Only a Workers Govt. Can Provide Free & Adequate Water Supply to All Nigerian People

By Lateef Adams

It is so unfortunate that the debate over the controversial National Water Resources Bill reintroduce to the national assembly is not to provide portable clean water for the vast majority of the over 200 million Nigerians but majorly to control the land around water banks. The bill was first introduced to the eighth assembly by the Buhari regime as an Executive Bill in 2017 but was rejected by the lawmaker. The bill was reintroduced into the ninth National Assembly in July 2020 by Hon. Sada Soli, the Chairman of the house committee on Water Resources, eventually didnt scale through.

The continuous reintroduction of the bill has stirred several outcries and condemnation from different sections of the people accusing the federal government (FG) of trying to take control of land along states and divert their usage to forcefully implement the controversial rural grazing policy. The bill if passed is said to bring all water sources and river banks under the control of the FG and cede land and waterways across the country about 2 kilometres inland to the FG.

Ordinarily this should be welcomed by socialists, but the reality is that the bill is far from such intention of putting the water needs of the people first and foremost, rather the bill seeks to commercialise the country water resources as a first step towards it full scale privatization. It is very quest that drives the Buhari regime to want to be preside over this commercialisation process by being the sole owner and singular issuer of license for the commercial supply and use of water.

We in the Movement for A Socialist Alternative (MSA) condemn this provision that will take water out of the reach of the ordinary working-class people. What it means is that the Buhari regime is planning to put away the responsibility of the government in providing potable drinking water to the citizens and shift the supply of water to private profiteers. The same way the Jonathan government privatize the power sector to their cronies milking Nigerians under the guise of tariff increment without improvement in the power supply.

Sustainable and equitable access to safe drinking water remains a challenge in Nigeria. According to the United Nations Childrens Fund (UNICEF) report on Nigeria in 2021, it states that over 86 per cent of Nigerians lack access to safely managed drinking water sources. The problem is compounded by poor drinking water quality and lack of equity in access although 70 per cent of Nigerians are reported to have access to basic water services, more than half of these water sources are contaminated.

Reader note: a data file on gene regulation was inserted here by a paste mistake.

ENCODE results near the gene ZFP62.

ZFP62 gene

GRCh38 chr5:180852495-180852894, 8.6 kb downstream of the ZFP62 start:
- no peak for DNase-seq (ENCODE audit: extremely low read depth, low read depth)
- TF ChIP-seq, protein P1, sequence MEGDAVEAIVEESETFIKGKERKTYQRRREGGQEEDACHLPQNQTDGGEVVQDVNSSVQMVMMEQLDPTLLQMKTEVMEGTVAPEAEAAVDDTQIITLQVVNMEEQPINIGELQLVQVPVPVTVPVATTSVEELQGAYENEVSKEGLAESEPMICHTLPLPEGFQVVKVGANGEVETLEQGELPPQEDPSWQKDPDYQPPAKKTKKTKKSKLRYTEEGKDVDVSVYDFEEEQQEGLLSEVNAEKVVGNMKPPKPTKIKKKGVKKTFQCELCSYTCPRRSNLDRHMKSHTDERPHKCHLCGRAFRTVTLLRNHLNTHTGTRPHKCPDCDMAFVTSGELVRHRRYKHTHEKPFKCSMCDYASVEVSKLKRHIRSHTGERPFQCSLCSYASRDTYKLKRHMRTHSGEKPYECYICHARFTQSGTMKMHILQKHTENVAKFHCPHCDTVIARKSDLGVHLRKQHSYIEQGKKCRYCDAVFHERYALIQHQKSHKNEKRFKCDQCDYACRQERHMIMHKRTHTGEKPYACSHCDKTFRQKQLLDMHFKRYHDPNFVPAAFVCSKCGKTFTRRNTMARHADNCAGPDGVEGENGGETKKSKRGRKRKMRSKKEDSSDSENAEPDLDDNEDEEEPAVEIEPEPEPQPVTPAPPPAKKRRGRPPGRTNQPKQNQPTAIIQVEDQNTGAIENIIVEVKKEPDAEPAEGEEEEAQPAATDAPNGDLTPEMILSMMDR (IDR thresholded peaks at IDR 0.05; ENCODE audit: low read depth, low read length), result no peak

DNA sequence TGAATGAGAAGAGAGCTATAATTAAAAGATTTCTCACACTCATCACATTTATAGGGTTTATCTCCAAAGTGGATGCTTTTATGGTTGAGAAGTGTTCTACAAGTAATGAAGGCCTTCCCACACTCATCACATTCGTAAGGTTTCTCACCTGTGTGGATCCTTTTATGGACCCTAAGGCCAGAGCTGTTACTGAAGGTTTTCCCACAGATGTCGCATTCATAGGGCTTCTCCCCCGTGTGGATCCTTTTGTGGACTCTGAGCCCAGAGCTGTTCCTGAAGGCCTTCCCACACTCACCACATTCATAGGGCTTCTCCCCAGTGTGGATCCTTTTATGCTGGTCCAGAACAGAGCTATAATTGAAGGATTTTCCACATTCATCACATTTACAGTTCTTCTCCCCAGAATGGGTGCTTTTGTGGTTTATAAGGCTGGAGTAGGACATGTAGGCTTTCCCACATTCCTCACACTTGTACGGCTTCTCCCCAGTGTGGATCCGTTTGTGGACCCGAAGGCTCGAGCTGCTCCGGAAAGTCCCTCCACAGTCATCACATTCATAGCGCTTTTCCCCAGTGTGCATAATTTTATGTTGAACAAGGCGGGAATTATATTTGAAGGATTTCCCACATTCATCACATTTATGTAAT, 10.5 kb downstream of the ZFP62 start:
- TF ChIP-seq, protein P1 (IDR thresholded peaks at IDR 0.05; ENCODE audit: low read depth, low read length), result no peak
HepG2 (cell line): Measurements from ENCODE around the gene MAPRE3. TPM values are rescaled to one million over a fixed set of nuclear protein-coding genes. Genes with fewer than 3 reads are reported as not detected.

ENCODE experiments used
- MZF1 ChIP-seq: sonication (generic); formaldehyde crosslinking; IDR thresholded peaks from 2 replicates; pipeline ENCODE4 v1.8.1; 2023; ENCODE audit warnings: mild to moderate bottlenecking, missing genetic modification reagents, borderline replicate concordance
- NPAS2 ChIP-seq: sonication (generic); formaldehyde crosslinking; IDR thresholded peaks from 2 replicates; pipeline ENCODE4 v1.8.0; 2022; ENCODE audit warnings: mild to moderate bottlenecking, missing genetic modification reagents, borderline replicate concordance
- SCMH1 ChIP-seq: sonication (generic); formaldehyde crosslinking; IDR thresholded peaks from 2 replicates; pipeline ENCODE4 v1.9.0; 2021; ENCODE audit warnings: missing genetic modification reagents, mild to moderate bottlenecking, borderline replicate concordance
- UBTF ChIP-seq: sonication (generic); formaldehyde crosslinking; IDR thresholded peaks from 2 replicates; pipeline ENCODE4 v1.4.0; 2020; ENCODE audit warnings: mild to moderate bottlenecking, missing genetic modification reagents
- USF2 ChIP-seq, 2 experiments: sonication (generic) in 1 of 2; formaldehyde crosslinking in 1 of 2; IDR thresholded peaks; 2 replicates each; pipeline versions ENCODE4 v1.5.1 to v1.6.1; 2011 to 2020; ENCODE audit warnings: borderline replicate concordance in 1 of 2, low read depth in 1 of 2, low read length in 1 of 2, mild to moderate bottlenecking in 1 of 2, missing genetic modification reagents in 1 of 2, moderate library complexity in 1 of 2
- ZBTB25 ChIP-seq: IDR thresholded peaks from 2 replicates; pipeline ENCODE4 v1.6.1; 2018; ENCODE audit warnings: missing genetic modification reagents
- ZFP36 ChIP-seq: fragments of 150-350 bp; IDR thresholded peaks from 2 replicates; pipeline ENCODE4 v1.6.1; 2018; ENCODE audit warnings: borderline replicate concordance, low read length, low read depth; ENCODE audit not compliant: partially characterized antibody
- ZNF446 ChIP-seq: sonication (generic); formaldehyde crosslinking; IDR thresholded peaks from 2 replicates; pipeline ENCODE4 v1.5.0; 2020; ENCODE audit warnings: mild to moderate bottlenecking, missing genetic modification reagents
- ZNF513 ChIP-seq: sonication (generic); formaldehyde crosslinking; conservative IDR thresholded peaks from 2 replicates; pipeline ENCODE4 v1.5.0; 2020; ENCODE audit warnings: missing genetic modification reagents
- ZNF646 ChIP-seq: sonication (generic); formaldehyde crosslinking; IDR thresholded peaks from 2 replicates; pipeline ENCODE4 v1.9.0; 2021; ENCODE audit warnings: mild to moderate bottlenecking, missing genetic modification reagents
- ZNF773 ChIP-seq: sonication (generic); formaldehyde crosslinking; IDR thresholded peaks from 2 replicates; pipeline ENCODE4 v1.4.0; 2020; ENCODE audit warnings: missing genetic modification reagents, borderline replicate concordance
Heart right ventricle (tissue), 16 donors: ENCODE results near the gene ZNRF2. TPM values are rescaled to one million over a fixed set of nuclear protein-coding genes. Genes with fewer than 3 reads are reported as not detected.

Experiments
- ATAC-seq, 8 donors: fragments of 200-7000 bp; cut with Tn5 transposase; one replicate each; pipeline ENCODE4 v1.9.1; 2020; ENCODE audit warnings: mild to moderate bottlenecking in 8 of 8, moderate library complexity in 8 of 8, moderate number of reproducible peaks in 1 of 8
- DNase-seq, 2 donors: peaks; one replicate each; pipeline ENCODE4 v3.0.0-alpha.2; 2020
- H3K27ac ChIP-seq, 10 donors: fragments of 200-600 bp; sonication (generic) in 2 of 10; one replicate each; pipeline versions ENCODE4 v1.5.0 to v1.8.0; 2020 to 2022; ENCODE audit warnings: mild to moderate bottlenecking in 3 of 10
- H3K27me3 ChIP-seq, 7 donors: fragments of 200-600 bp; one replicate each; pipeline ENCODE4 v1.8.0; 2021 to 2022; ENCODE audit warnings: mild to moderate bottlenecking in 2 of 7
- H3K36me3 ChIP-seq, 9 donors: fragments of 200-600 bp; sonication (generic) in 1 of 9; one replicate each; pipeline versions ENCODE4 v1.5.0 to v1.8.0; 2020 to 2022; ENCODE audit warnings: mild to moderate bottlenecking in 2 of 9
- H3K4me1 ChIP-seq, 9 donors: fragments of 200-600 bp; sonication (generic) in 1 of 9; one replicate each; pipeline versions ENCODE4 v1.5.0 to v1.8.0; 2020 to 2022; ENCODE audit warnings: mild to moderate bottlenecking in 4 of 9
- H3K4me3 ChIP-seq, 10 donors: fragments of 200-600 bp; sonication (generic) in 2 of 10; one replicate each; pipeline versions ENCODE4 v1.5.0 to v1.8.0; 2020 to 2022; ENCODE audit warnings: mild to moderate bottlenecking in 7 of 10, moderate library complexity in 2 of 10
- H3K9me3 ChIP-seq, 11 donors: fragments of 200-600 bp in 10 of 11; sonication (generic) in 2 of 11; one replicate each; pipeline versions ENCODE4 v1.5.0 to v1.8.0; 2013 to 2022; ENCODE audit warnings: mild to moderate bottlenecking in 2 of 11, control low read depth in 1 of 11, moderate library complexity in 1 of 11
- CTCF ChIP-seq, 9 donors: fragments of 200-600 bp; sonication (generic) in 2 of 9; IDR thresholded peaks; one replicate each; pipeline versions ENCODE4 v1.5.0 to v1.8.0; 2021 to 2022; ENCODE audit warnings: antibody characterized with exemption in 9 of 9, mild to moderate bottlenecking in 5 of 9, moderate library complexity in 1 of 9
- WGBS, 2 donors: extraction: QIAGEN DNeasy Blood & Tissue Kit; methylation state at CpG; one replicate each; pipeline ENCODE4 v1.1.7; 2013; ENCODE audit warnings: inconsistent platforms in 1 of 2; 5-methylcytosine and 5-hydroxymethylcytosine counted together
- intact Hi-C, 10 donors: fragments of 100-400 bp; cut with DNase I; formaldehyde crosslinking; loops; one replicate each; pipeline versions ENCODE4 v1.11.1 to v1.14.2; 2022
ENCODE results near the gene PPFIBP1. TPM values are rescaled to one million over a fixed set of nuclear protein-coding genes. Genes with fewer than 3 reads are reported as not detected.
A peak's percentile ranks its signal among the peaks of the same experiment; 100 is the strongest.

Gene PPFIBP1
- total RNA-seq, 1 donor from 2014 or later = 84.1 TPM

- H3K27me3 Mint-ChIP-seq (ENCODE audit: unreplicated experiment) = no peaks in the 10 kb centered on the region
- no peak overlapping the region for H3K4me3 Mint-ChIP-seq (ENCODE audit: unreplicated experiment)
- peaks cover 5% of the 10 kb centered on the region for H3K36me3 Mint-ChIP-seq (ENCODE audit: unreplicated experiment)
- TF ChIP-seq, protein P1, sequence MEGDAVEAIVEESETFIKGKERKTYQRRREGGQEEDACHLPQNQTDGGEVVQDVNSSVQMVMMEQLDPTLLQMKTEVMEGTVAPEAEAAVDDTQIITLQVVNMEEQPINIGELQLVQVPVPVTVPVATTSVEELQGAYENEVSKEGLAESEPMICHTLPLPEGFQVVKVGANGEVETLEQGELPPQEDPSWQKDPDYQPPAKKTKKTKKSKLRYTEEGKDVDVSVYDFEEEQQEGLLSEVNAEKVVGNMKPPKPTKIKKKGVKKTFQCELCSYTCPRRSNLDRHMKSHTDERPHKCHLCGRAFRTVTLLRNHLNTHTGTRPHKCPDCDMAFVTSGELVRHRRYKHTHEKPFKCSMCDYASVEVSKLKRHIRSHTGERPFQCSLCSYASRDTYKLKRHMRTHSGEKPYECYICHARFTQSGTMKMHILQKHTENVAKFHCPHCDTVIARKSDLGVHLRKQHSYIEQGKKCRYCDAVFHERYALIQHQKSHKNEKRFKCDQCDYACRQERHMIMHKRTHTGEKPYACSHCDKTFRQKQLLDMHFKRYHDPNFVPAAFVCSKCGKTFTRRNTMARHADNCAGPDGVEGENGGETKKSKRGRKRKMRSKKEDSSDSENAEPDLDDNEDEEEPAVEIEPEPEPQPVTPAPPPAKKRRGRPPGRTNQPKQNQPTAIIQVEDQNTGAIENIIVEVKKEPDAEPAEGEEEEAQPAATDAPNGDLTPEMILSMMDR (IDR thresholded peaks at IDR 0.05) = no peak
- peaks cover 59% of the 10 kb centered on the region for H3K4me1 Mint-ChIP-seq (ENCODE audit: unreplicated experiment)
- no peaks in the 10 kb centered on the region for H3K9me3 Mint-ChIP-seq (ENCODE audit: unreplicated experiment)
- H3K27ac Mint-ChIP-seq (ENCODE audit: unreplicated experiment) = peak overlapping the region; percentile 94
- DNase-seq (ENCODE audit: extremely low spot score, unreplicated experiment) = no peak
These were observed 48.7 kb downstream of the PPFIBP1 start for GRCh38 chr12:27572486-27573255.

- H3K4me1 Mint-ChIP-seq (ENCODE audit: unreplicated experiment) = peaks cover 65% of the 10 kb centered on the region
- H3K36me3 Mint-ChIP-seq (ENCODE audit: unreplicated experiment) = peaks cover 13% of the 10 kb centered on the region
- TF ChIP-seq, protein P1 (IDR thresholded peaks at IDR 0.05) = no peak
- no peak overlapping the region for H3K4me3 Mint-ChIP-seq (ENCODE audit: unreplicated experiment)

The report doubted the country’ss commitment to meet the Sustainable Development Goal (SDG) number 6 which is the provision of clean water and sanitation. That the country will miss the SDG target on people’s access to water unless there is a strong commitment and appropriate action taken by the government.

With the current controversial bill, it is clear that the government is not interested to invest in the provision of clean water for its citizens. A look at the budget breakdown of the Ministry of Water Resources attests to the unserious commitment of the political actors. The Nigerian Tribune research showed that the water ministry expends N258.5 million on budget preparation in four years. Other expenses on the budget breakdown given priorities over the years include provision for utility movement for the budget which is the purchase of vehicles and implementation of programmes among others.

The criticism and condemnation of the Water Resources Bill by most state government officials are not on the bases of the inability for it to provide portable clean water for the populace but because the bill allows the FG to take control of land in their states. Most state governments are also guilty of the inadequate provision of clean water in their states. State water ministries only exist on paper with huge budgetary allocations going into the ministries without accounting for it.

The Nigerian masses are on the receiving end, the majority of people depend on water from boreholes for drinking and other domestic use. In most cities, a 20-litre bucket of borehole water costs around N100, and with the constant interruption of power supply in the country, the mass of the ordinary working-class people are in a state of quagmire. The resident will have to pay more for water since the water pumping machine will be carried out by the use of a diesel generator. With diesel now sold for as high as N800 per litre, water is now a commodity getting out of the reach of the working-class family.

President Buhari’s capitalist government have shown that it cannot provide affordable clean water for the Nigerian populace. The state government have not demonstrated a difference from the corrupt capitalist system they adopt. Only public ownership of the means of production of the economy under democratic management and control by the working people and community can guarantee a free water supply to its citizens.

A working-class government that will nationalize the commanding sector of the economy with a Socialist program is the minimum required with a public investment needed for decades of chronic underinvestment. With a socialist plan of production, a workers’ government could restore the SDG target after decades of capitalist abuse of the system.